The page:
Tetraspanins and Cancer Metastasis
Metastasis formation is the final result of a cascade of events that primary tumor cells pass through by changing their phenotype and the crosstalk with the tumor environment. Molecules involved in this process are besides others tetraspanins, which surprisingly can either inhibit or promote metastasis formation. These opposing activities are supposed to rely on the special feature of tetraspanins that mostly act via modulating the activity of a multitude of associating molecules. Tetraspanins assemble a web between themselves and other associating molecules in special glycolipid-enriched membrane microdomains, which function as signaling platform, but are also prone for internalization. Internalization of tetraspanins and associated molecules by itself can contribute to promotion or inhibition of tumor progression. Notably, the internalized tetraspanin web is abundantly recovered in exosomes, small vesicles that derive from internalized membrane microdomains. Thus, it appears reasonable to assume that exosomal tetraspanins are of major importance for the crosstalk between the metastasizing tumor cell, the tumor stroma, the vessel endothelium, and the premetastatic organ. I will briefly introduce the structure of tetraspanins and their presently known main functional activities as a starting point to appreciate the contribution of selective tetraspanins in metastasis promotion and inhibition.
KeywordsEpidermal Growth Factor Receptor Focal Adhesion Kinase Metastasis Formation Epidermal Growth Factor Receptor Activation Membrane Microdomains
This work was supported by the Deutsche Forschungsgemeinschaft (grant ZO 40/12-1), the Deutsche Krebshilfe, and the Tumorzentrum Heidelberg/Mannheim.
- André F, Schartz NE, Chaput N et al (2002) Tumor-derived exosomes: a new source of tumor rejection antigens. Vaccine 20 Suppl 4:A28–A31Google Scholar
- Ardón-Alonso M, Yañez-Mó M, Barreiro O et al (2006) Tetraspanins CD9 and CD81 modulate HIV-1-induced membrane fusion. J Immunol 177:5129–5137Google Scholar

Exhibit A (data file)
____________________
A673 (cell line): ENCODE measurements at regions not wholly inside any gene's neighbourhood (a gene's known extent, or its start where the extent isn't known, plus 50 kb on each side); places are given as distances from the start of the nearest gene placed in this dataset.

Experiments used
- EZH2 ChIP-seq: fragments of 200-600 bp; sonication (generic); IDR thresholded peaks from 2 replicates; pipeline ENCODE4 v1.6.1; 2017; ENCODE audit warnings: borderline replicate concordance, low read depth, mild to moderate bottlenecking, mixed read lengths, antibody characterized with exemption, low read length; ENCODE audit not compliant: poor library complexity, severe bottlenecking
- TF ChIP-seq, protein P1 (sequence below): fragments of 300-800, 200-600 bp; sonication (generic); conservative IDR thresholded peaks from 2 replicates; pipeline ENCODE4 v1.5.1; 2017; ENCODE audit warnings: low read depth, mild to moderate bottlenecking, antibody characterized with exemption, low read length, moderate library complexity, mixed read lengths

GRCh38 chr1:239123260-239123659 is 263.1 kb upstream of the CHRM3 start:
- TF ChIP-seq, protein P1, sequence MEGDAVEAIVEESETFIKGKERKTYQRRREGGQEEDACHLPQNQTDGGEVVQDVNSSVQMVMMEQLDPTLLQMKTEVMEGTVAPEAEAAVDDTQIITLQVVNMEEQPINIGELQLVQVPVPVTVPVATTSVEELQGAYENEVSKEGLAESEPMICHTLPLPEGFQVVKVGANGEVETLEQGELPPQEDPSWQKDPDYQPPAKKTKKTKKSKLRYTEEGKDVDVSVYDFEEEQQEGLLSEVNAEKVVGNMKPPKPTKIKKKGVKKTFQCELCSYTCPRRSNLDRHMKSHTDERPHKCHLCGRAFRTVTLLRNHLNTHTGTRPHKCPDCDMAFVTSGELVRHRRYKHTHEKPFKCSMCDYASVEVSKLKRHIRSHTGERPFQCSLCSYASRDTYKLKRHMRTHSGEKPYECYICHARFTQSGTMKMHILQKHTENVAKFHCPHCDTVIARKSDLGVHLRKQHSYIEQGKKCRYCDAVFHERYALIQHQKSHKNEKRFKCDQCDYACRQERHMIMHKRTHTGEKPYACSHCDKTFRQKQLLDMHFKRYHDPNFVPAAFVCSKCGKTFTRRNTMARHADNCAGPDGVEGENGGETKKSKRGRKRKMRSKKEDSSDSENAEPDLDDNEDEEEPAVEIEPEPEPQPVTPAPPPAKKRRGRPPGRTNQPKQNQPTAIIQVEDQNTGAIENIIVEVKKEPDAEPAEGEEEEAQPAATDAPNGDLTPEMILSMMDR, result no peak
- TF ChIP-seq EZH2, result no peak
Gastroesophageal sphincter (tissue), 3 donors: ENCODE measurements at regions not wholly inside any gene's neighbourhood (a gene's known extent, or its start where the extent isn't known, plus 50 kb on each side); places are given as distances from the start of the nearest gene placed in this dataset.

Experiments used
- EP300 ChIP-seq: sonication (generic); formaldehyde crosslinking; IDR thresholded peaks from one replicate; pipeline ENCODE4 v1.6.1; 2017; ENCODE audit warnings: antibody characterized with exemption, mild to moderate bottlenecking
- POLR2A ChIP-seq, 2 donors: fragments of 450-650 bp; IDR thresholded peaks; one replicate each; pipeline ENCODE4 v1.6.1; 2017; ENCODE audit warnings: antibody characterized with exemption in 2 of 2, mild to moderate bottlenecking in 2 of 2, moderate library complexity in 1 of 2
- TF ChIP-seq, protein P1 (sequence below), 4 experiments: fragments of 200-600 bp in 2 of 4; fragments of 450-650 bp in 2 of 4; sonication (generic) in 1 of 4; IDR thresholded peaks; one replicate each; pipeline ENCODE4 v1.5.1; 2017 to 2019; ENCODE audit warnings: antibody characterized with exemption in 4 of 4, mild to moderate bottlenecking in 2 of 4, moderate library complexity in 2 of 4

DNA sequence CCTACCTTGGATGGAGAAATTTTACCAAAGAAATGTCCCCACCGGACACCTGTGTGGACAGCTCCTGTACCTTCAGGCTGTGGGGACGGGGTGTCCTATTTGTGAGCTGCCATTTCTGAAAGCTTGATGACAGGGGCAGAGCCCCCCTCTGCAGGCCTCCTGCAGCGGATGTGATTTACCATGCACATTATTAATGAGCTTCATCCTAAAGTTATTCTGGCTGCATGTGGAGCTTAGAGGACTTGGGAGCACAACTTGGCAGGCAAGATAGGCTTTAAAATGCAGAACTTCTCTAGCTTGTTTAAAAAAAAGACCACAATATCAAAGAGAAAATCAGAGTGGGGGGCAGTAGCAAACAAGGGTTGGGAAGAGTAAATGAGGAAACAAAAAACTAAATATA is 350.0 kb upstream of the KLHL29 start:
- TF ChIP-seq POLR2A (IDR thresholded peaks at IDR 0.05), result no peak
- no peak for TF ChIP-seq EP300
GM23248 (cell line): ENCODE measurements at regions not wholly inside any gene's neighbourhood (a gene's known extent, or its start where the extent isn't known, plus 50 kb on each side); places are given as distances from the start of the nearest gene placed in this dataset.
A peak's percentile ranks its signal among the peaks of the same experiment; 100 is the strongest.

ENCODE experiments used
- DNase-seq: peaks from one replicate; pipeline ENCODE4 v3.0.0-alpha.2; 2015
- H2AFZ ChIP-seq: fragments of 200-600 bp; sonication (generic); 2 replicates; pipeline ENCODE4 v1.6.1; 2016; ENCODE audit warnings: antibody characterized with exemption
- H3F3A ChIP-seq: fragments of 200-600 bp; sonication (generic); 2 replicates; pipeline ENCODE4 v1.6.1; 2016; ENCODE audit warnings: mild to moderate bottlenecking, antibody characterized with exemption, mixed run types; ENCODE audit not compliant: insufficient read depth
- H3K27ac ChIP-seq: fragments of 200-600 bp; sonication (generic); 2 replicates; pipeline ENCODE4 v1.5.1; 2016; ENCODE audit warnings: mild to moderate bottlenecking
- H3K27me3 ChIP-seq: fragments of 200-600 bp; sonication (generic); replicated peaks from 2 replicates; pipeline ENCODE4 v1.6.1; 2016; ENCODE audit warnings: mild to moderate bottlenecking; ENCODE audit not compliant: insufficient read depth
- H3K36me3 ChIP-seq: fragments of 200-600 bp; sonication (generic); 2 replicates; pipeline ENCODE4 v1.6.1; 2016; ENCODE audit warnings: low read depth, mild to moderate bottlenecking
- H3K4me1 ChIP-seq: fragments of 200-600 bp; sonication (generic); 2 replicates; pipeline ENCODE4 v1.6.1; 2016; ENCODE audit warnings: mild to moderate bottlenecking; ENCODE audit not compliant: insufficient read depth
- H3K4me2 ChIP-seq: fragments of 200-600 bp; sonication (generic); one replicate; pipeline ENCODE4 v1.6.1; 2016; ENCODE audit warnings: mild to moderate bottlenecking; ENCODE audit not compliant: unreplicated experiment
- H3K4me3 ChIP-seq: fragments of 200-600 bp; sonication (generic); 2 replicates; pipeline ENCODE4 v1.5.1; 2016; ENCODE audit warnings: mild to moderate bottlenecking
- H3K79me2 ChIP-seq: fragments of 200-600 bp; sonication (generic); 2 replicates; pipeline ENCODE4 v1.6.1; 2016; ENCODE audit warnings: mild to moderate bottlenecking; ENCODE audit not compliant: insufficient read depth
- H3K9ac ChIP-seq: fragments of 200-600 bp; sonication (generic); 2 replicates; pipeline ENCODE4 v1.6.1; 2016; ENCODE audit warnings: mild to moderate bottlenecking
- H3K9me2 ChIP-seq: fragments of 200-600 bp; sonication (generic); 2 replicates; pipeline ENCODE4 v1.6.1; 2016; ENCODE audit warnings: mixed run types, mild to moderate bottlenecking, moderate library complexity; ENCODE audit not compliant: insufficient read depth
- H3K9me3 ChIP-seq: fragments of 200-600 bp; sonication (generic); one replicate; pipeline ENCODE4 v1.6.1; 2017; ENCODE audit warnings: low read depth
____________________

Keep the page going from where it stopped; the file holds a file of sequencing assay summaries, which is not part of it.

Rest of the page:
- Belting M, Wittrup A (2008) J Nanotubes, exosomes, and nucleic acid-binding peptides provide novel mechanisms of intercellular communication in eukaryotic cells: implications in health and disease. Cell Biol 183:1187–1191Google Scholar
- Fang Y, Wu N, Gan X et al (2007) Higher-order oligomerization targets plasma membrane proteins and HIV gag to exosomes. PLoS Biol 5:e158Google Scholar
- Gesierich S (2006) Das Tetraspanin CO-029/D6.1A in Membrankomplexen und Exosomen: Einfluss auf Tumorprogression und Angiogenese. Dissertation, University of Karlsruhe, GermanyGoogle Scholar
- Hotta H, Ross AH, Huebner K et al (1998) Molecular cloning and characterization of an antigen associated with early stages of melanoma tumor progression. Cancer Res 48:2955–2962Google Scholar
- Imai T, Yoshie O (1993) C33 antigen and M38 antigen recognized by monoclonal antibodies inhibitory to syncytium formation by human T cell leukemia virus type 1 are both members of the transmembrane 4 superfamily and associate with each other and with CD4 or CD8 in T cells. J Immunol 151:6470–6481PubMedGoogle Scholar
- Kusukawa J, Ryu F, Kameyama T et al (2001) Reduced expression of CD9 in oral squamous cell carcinoma: CD9 expression inversely related to high prevalence of lymph node metastasis. J Oral Pathol 30:73–79Google Scholar
- Levy S, Shoham T (2005a) Protein-protein interactions in the tetraspanin web. Physiology (Bethesda) 20:218–224Google Scholar
- Todeschini RA, Hakomori SI (2008) Functional role of glycosphingolipids and gangliosides in control of cell adhesion, motility, and growth, through glycosynaptic microdomains. Biochim Biophys Acta 1780:421–433Google Scholar